Let’s take China track on rlys: PM | india | Hindustan Times
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Let’s take China track on rlys: PM

india Updated: Oct 19, 2009 01:48 IST
Chetan Chauhan
Chetan Chauhan
Hindustan Times
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Prime Minister Manmohan Singh, 77, has asked the Planning Commission to prepare a road map to reform Indian Railways, the country’s biggest passenger and freight carrier. India-China comparison

The benchmark: the fast expanding Chinese rail network.

Chinese railways was behind its Indian counterpart till late 1980s. But now it carries four times more freight and is expanding three times faster than the Indian railways.

On an average China is adding 1,000 km of tracks every year since 1992 as compared to less than 100 km for Indian Railways.

As conveyed to the plan panel deputy chairman Montek Singh Ahluwalia this week, the Prime Minister wants to emulate the Chinese model to stimulate economic growth. Another objective is to make railways more competitive and reduce India’s carbon dioxide emissions without effecting growth.

The Prime Minister’s letter comes after a review meeting with Ahluwalia last Monday on the ambitious dedicated freight corridor project and other public private participation schemes.

The Rs 28,000-crore (Rs 280 billion) freight corridor project has been proceeding at a snail’s pace. Other big ticket projects like world class railway stations and high speed corridors for bullet trains have made little progress due to lack of interest of private investors.

On the other hand, China has been rapidly expanding its rail infrastructure in to remote regions. It recently announced investments worth about Rs.5,000 crore (50 billion) for laying rail lines in Tibet.

Indian Railways are moving slowly. There are unfinished projects worth Rs 65,000 crore (Rs 650 billion) because of paucity of resources. It needs private investment worth Rs 20,000 crore (Rs 200 billion) to complete these projects in the stipulated time, says a panel document.

“China had invested $42,000 billion on railway infrastructure compared to $900 billion by India in the last 10 years,” said a Planning Commission official not willing to be quoted.

Railways Minister Mamata Banerjee, 54, has also initiated a process of bringing out a “White Paper” on the operational and financial health of the Indian Railways.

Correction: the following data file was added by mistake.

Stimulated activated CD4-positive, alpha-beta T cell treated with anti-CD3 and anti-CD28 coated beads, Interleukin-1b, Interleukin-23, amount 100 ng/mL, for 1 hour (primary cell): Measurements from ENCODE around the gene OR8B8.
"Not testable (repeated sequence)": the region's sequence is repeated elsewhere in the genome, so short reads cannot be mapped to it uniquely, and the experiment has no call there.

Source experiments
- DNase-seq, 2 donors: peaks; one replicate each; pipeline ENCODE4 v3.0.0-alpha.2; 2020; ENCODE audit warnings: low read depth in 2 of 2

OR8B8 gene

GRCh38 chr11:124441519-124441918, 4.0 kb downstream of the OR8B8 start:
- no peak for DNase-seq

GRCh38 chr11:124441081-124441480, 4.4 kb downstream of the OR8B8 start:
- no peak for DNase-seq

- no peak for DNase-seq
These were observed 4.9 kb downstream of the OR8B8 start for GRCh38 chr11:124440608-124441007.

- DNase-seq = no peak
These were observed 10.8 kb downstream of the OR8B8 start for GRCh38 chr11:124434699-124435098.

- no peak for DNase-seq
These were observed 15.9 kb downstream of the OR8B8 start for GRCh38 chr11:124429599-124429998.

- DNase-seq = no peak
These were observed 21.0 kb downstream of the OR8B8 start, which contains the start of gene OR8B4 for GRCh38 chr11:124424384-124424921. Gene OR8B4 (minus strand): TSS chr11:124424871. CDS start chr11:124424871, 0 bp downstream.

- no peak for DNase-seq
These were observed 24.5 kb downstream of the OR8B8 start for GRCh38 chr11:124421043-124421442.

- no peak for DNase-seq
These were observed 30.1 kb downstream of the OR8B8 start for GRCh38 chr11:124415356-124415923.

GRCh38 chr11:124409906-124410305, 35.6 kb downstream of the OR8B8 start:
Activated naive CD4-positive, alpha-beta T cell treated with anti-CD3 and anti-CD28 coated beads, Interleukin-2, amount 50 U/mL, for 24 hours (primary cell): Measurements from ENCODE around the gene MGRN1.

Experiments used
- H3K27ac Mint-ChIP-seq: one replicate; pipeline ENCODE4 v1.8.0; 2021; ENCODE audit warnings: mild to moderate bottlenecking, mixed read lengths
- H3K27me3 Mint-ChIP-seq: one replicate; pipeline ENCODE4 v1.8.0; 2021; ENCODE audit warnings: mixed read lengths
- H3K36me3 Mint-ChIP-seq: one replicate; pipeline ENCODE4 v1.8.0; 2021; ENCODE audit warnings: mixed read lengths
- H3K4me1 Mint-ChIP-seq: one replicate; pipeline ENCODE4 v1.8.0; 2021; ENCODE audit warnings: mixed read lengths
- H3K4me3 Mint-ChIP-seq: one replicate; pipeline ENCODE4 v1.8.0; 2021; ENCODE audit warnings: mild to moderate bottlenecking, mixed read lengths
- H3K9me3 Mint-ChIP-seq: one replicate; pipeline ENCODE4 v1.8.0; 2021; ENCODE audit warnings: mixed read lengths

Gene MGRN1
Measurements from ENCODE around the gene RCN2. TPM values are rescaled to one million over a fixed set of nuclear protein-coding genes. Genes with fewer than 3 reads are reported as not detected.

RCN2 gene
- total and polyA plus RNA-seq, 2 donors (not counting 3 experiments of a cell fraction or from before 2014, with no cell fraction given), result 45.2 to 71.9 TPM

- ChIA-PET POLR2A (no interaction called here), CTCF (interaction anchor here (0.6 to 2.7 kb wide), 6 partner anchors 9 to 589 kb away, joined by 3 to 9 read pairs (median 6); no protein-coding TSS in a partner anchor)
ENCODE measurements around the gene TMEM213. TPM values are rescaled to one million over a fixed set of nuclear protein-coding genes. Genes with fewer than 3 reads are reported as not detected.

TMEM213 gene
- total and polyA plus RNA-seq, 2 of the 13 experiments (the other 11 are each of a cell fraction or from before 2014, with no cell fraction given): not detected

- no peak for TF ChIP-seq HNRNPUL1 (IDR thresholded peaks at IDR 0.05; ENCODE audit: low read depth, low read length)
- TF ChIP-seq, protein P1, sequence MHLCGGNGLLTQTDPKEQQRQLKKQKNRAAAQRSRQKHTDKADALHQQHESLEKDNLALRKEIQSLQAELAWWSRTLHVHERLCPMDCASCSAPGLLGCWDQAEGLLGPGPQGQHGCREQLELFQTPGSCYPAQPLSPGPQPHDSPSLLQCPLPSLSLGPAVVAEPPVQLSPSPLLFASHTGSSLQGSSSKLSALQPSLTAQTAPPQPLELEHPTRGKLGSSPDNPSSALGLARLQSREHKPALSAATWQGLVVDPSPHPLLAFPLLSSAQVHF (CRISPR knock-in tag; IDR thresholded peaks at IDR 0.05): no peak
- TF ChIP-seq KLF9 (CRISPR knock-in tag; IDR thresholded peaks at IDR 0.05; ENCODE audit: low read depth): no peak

The document may be placed in Parliament during the winter session beginning next month.Prime Minister Manmohan Singh, 77, has asked the Planning Commission to prepare a road map to reform Indian Railways, the country’s biggest passenger and freight carrier.

The benchmark: the fast expanding Chinese rail network.

Chinese railways was behind its Indian counterpart till late 1980s. But now it carries four times more freight and is expanding three times faster than the Indian railways.

On an average China is adding 1,000 km of tracks every year since 1992 as compared to less than 100 km for Indian Railways.

As conveyed to the plan panel deputy chairman Montek Singh Ahluwalia this week, the Prime Minister wants to emulate the Chinese model to stimulate economic growth. Another objective is to make railways more competitive and reduce India’s carbon dioxide emissions without effecting growth.

The Prime Minister’s letter comes after a review meeting with Ahluwalia last Monday on the ambitious dedicated freight corridor project and other public private participation schemes.

The Rs 28,000-crore (Rs 280 billion) freight corridor project has been proceeding at a snail’s pace. Other big ticket projects like world class railway stations and high speed corridors for bullet trains have made little progress due to lack of interest of private investors.

On the other hand, China has been rapidly expanding its rail infrastructure in to remote regions. It recently announced investments worth about Rs.5,000 crore (50 billion) for laying rail lines in Tibet.

Indian Railways are moving slowly. There are unfinished projects worth Rs 65,000 crore (Rs 650 billion) because of paucity of resources. It needs private investment worth Rs 20,000 crore (Rs 200 billion) to complete these projects in the stipulated time, says a panel document.

“China had invested $42,000 billion on railway infrastructure compared to $900 billion by India in the last 10 years,” said a Planning Commission official not willing to be quoted.

Railways Minister Mamata Banerjee, 54, has also initiated a process of bringing out a “White Paper” on the operational and financial health of the Indian Railways.

The document may be placed in Parliament during the winter session beginning next month.